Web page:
Articles | Volume 19, issue 24
Research article
 | Highlight paper
22 Dec 2022
Research article | Highlight paper |  | 22 Dec 2022

Using atmospheric observations to quantify annual biogenic carbon dioxide fluxes on the Alaska North Slope

Luke D. Schiferl, Jennifer D. Watts, Erik J. L. Larson, Kyle A. Arndt, Sébastien C. Biraud, Eugénie S. Euskirchen, Jordan P. Goodrich, John M. Henderson, Aram Kalhori, Kathryn McKain, Marikate E. Mountain, J. William Munger, Walter C. Oechel, Colm Sweeney, Yonghong Yi, Donatella Zona, and Róisín Commane


Interactive discussion

Status: closed

Comment types: AC – author | RC – referee | CC – community | EC – editor | CEC – chief editor | : Report abuse
  • RC1: 'Comment on bg-2022-167', Anonymous Referee #1, 27 Sep 2022
  • RC2: 'Comment on bg-2022-167', Anonymous Referee #2, 13 Oct 2022

Peer review completion

AR: Author's response | RR: Referee report | ED: Editor decision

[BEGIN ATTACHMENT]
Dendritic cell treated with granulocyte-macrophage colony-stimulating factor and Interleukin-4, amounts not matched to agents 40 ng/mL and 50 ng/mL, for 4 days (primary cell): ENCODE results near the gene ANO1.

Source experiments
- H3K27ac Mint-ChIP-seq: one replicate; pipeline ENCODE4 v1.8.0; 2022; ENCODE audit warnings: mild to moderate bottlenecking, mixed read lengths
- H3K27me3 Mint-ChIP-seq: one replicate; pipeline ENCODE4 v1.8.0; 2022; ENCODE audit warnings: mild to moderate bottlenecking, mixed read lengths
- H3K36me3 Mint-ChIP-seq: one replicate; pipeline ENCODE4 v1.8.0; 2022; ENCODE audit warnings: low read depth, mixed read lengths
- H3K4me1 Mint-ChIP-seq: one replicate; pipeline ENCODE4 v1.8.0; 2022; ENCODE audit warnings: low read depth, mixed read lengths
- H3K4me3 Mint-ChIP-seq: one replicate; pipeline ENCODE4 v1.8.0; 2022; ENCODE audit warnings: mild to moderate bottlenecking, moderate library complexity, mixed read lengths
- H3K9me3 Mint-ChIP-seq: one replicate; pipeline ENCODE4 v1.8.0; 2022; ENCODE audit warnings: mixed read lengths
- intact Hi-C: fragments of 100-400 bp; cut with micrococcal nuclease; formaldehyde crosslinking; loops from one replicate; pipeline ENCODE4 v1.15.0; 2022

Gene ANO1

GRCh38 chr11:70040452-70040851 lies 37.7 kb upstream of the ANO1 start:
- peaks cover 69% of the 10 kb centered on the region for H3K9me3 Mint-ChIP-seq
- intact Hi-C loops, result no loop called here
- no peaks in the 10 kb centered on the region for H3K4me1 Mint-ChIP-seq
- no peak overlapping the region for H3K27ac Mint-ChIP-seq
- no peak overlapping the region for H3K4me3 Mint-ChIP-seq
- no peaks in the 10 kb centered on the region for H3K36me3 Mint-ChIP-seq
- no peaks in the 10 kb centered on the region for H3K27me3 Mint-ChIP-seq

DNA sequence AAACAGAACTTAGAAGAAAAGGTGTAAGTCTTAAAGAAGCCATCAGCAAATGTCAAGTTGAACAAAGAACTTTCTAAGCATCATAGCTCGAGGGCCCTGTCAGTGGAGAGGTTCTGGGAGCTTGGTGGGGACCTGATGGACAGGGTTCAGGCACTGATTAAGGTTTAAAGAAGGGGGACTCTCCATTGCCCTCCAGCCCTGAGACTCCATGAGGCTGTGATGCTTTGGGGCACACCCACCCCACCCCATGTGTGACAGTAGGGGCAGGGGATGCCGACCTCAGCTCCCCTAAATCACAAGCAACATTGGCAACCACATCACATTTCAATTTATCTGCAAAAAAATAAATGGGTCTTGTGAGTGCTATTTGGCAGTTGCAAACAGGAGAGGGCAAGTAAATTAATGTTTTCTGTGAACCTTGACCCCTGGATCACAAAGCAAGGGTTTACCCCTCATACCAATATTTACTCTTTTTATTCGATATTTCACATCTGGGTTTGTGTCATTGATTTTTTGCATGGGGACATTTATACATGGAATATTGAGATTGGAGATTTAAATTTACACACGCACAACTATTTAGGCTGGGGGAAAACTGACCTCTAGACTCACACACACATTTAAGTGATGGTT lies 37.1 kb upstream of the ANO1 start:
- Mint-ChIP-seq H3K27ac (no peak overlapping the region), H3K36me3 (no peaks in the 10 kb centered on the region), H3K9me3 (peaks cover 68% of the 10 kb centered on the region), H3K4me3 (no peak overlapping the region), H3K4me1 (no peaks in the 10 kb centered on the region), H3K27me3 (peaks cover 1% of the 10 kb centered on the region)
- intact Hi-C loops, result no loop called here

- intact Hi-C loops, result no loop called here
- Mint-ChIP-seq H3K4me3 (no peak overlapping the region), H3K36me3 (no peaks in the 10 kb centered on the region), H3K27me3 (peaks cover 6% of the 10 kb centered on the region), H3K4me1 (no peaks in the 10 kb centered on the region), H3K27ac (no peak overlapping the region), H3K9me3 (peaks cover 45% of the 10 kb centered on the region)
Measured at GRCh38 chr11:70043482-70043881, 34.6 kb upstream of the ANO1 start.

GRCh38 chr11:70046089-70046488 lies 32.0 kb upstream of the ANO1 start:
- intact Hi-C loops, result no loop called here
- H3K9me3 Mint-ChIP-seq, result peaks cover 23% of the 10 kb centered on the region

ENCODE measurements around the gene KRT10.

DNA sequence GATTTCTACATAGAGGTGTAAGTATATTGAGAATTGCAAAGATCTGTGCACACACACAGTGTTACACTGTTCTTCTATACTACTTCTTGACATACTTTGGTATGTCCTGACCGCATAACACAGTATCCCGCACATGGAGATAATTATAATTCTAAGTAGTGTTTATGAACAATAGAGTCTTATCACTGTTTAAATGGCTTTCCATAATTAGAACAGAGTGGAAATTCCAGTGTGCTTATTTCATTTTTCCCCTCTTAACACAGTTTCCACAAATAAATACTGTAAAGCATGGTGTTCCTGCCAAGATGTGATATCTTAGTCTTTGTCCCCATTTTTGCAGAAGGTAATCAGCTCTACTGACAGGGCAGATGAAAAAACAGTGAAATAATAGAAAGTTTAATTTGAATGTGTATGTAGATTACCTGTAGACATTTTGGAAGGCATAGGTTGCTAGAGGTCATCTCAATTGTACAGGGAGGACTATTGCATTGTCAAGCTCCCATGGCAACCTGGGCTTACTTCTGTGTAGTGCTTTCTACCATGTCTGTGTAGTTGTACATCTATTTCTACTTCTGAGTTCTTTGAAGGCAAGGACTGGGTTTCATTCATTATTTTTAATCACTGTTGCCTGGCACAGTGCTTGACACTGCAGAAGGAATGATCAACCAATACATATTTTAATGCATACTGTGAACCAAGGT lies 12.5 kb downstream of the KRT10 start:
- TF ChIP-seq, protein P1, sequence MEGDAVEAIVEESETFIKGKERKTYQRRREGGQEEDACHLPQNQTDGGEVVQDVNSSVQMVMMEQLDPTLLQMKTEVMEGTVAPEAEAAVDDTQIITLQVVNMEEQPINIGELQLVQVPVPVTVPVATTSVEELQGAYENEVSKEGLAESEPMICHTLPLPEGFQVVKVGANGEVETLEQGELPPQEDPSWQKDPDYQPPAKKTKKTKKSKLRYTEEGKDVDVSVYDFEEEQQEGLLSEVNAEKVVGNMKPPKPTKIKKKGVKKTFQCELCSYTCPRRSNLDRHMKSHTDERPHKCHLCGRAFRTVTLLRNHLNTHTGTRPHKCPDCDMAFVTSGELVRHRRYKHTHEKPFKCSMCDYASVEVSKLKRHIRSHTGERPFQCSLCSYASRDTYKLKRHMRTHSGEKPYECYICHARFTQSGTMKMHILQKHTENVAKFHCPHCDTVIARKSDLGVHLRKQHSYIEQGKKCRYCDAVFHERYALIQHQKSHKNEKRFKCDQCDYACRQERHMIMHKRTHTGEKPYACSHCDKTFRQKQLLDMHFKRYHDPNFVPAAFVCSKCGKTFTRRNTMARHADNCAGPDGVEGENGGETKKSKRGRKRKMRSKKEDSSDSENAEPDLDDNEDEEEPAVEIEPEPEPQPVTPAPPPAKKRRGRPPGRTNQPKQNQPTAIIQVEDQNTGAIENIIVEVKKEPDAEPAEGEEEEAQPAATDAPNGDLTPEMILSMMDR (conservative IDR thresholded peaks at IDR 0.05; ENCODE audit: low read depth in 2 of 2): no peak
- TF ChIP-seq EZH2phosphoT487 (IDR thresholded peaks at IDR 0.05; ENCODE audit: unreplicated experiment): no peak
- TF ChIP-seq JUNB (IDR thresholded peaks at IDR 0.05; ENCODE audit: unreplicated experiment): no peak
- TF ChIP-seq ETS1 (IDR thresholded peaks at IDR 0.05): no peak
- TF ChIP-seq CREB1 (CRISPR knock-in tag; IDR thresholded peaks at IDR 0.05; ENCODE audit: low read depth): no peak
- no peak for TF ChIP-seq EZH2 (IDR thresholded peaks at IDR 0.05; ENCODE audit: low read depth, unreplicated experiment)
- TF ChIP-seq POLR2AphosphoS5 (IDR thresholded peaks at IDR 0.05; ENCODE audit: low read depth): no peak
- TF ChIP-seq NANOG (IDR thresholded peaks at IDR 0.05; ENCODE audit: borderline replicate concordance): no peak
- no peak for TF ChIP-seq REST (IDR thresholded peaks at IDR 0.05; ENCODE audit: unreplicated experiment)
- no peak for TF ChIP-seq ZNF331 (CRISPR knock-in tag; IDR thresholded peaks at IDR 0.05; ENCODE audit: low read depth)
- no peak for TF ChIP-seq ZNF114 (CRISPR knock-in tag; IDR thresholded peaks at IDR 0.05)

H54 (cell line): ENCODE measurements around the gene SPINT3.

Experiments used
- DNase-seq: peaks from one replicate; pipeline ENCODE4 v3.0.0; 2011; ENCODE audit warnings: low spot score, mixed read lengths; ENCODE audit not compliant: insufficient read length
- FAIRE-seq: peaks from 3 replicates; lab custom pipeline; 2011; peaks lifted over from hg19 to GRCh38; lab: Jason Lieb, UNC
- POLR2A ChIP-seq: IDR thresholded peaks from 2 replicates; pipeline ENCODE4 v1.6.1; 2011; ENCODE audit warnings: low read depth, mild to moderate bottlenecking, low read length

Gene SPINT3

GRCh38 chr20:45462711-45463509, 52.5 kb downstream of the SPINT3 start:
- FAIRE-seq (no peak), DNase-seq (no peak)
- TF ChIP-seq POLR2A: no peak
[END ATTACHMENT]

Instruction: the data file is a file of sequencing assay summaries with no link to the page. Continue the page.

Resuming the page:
ED: Reconsider after major revisions (17 Nov 2022) by Paul Stoy
AR by Luke Schiferl on behalf of the Authors (17 Nov 2022)  Author's response    Author's tracked changes    Manuscript
ED: Referee Nomination & Report Request started (18 Nov 2022) by Paul Stoy
RR by Anonymous Referee #1 (23 Nov 2022)
ED: Publish as is (29 Nov 2022) by Paul Stoy
Schiferl and colleagues combine top-down and bottom-up estimates of carbon dioxide emissions from the North Slope of Alaska to find that CO2 efflux from terrestrial and aquatic ecosystems during the early cold season (September – December) are critical for explaining its carbon balance. Fluxes during the late cold season (January through April) were muted in comparison. Despite the importance of cold-season efflux, growing season CO2 uptake and release processes dominated its interannual variability. This study helps clarify how the carbon cycle of complex tundra ecosystems across large Arctic regions respond to ongoing climate changes.
Short summary
As the Arctic rapidly warms, vast stores of thawing permafrost could release carbon dioxide (CO2) into the atmosphere. We combined observations of atmospheric CO2 concentrations from aircraft and a tower with observed CO2 fluxes from tundra ecosystems and found that the Alaskan North Slope in not a consistent source nor sink of CO2. Our study shows the importance of using both site-level and atmospheric measurements to constrain regional net CO2 fluxes and improve biogenic processes in models.
Final-revised paper